International Air Transport Association (IATA) has identified blocked funds, connectivity, infrastructure, and safety as four pressing concerns in Angola and Africa, which governments and industry stakeholders must address for a healthy and strong aviation system.
IATA forecasts a trebling in the size of Angola’s air transport market to 7.1 million passengers a year by 2036 at the present forecast annual growth rate of 6.7 percent.
However, even faster growth with greater socio-economic benefits for Angola could be achieved if the country opens up its market and prioritizes its participation in the continent-wide connectivity efforts, unblocks funds, consults with industry to improve infrastructure and maintains world-class safety standards.
“Aviation is vitally important to Africa. It currently supports 6.8 million jobs and contributes $73 billion in GDP across the continent. It connects people and businesses, enables trade and tourism, reunites families and friends, carries products to markets and vital medicines and aid to communities where they are needed. Angola needs to work with industry to ensure that it is prepared to reap the future benefits of increased air connectivity,” said Alexandre de Juniac IATA’s Director General and CEO, at IATA’s Aviation Day in Luanda, Angola.
He noted that blocked funds and denied access to foreign exchange in Africa is an increasing problem.
“In nine African countries, international carriers are unable to repatriate their foreign currency earnings, while locally-based airlines experience difficulties making on-time foreign currency payments to their suppliers and business partners. “Angola and other countries blocking funds are undergoing significant economic challenges. But blocking airlines’ funds is not the answer. It is in everybody’s interest to ensure that airlines are paid on-time, at fair exchange rates and in full,” explained de Juniac.
“IATA, with the industry, is working closely with the governments of Angola and other countries on ways to make these withheld funds available. We welcome the commitment yesterday by Angola’s National Bank to work with IATA to find a practical solution to release blocked funds,” he added.
The second priority he identified is improving connectivity. “Enhanced connectivity will stimulate demand and competition, making air travel more affordable and in doing so, enable higher volumes of trade, tourism and commerce between Angola, her sister nations and the rest of the world,” he said.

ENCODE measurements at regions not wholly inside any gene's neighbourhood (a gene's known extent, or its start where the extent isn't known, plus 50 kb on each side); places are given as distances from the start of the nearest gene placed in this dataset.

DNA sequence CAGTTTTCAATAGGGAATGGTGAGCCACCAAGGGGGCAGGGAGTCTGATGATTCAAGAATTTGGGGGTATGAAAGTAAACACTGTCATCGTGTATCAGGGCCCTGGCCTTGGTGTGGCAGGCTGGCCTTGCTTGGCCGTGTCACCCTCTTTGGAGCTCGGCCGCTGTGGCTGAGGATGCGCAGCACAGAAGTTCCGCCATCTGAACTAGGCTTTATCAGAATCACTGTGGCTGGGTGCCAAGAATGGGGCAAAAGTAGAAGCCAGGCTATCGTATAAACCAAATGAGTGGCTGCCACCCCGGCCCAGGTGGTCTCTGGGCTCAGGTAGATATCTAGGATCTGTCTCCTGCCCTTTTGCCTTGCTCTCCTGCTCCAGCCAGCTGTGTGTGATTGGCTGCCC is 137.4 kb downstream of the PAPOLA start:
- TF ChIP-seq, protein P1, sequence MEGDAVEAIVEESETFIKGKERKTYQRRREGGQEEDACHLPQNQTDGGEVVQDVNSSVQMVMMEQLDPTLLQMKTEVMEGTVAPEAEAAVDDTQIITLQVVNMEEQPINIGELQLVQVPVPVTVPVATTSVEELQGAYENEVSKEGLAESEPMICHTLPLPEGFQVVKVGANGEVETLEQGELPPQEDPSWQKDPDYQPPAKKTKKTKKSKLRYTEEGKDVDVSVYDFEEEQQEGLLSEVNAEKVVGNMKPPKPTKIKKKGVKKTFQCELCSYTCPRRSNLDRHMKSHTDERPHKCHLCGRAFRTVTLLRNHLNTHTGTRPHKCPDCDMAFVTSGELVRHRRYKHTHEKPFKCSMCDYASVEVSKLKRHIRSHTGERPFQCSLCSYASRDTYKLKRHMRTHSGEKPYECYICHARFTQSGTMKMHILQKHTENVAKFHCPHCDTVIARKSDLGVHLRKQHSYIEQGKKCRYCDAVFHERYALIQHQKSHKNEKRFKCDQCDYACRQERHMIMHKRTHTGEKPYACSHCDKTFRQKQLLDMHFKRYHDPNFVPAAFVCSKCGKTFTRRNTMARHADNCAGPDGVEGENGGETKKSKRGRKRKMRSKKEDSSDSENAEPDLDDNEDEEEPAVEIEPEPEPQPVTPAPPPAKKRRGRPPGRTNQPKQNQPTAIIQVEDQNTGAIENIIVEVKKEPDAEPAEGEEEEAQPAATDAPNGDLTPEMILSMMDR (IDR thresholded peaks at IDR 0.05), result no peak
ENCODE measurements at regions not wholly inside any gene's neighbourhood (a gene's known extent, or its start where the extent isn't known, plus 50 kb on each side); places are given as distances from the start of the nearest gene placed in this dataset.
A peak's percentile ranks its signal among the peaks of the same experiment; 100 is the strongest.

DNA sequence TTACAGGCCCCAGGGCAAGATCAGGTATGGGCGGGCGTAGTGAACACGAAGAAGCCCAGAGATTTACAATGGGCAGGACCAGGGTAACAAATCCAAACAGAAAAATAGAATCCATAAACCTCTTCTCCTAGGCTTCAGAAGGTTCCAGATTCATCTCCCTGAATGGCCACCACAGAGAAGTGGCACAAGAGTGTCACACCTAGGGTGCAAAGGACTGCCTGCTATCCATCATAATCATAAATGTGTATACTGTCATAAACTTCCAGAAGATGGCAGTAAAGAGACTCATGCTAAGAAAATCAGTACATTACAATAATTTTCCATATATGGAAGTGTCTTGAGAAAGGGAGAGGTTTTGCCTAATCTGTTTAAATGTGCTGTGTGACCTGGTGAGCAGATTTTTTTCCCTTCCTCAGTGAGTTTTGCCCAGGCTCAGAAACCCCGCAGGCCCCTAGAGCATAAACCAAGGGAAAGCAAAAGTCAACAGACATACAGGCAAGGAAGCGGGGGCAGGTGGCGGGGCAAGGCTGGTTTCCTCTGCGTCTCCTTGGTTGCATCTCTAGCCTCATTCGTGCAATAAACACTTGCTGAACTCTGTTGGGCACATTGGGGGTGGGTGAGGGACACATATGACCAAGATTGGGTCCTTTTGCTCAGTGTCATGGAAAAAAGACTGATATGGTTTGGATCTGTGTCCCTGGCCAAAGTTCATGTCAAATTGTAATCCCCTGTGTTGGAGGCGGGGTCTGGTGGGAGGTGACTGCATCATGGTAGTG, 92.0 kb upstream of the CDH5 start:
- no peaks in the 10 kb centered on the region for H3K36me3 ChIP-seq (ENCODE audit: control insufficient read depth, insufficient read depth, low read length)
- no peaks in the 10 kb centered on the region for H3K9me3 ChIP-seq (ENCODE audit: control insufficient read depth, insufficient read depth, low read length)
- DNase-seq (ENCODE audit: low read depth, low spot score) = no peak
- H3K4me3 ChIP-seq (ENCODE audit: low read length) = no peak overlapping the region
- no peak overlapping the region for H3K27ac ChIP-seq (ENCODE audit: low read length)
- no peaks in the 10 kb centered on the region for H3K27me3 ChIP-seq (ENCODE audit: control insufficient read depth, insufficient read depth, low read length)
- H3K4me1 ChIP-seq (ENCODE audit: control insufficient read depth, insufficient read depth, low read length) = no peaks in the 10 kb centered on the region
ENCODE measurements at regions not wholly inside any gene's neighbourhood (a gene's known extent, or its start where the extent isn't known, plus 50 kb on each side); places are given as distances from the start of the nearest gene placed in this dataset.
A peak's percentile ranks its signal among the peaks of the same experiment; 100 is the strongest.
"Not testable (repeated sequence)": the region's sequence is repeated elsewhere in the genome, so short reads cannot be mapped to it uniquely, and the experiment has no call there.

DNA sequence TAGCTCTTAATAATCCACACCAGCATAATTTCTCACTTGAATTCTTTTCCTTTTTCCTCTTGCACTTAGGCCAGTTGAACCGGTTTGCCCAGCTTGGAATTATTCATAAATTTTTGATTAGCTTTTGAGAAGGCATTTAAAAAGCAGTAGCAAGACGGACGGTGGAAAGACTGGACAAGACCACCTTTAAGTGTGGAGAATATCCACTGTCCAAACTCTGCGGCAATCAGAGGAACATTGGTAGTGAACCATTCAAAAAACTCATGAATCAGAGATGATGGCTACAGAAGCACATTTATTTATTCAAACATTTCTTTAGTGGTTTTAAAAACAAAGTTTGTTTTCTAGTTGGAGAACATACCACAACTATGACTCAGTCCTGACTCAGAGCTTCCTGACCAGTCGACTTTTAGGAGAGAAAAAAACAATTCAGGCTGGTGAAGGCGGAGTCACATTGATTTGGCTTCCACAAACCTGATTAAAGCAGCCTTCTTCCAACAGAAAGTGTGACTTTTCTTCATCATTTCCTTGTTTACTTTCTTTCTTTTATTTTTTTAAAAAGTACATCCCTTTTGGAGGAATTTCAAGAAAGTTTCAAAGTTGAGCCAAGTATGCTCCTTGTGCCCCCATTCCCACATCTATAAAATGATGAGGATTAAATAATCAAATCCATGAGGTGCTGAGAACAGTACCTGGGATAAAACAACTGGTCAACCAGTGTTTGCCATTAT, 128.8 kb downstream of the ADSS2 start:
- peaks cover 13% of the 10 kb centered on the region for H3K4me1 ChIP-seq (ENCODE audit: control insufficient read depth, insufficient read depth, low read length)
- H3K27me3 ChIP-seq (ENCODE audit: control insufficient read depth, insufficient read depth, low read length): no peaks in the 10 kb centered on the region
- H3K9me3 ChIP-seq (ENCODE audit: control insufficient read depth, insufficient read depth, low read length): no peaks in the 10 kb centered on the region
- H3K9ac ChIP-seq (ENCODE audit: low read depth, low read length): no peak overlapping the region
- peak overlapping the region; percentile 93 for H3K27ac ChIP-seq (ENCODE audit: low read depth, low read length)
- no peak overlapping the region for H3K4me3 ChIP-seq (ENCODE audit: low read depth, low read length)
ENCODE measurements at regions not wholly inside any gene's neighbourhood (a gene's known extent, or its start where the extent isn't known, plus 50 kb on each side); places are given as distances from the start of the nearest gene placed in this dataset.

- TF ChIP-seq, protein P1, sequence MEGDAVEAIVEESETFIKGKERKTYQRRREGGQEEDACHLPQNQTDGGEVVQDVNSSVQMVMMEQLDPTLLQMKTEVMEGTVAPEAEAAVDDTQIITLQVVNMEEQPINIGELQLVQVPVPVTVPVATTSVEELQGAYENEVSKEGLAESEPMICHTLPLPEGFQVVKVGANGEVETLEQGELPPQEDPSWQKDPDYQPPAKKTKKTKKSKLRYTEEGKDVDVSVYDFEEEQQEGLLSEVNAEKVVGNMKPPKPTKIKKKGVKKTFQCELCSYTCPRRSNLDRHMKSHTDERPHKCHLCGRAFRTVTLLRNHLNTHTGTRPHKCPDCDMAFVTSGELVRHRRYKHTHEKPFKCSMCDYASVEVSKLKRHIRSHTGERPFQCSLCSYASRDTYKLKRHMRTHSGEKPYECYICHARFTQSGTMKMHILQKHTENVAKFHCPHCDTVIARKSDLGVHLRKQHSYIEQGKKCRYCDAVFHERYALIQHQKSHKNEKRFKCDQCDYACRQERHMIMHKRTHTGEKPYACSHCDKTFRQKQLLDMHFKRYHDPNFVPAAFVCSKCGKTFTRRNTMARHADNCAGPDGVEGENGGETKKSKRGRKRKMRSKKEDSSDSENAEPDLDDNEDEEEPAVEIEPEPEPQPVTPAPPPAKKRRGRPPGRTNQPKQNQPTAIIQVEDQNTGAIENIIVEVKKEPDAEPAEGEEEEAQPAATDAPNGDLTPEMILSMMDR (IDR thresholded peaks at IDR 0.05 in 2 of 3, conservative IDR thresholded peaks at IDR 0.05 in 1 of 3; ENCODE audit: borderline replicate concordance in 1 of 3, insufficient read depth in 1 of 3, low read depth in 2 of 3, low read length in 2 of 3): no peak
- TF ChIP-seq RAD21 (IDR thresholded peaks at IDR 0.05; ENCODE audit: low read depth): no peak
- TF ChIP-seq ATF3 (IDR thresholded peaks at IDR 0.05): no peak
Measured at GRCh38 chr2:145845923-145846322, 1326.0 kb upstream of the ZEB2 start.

He said modern infrastructure is critical for aviation to deliver its economic and social benefits. Luanda’s new international airport will play a major role; however consultation is needed to ensure that it is aligned with airline requirements.
“Getting it right is critical, which is why we encourage Angola’s authorities to engage with airlines as early as possible, so that user needs can guide the airport’s development. Among the items at the top of this agenda is the establishment of a charges consultation process in line with the framework of the United Nations International Civil Aviation Organization’s (ICAO) recommended practices. Working together with users in a transparent and fair process is the best way to ensure the new airport’s success,” said de Juniac.
He also identified safety as critical and has always been a challenge for Africa. “With governments and industry working together significant improvements have been achieved. In 2016, for example, there were no fatal accidents or hull losses involving sub-Sahara African scheduled airline services. To sustain and further improve this safety performance, continuous effort based on global standards and best practices is needed,” he said.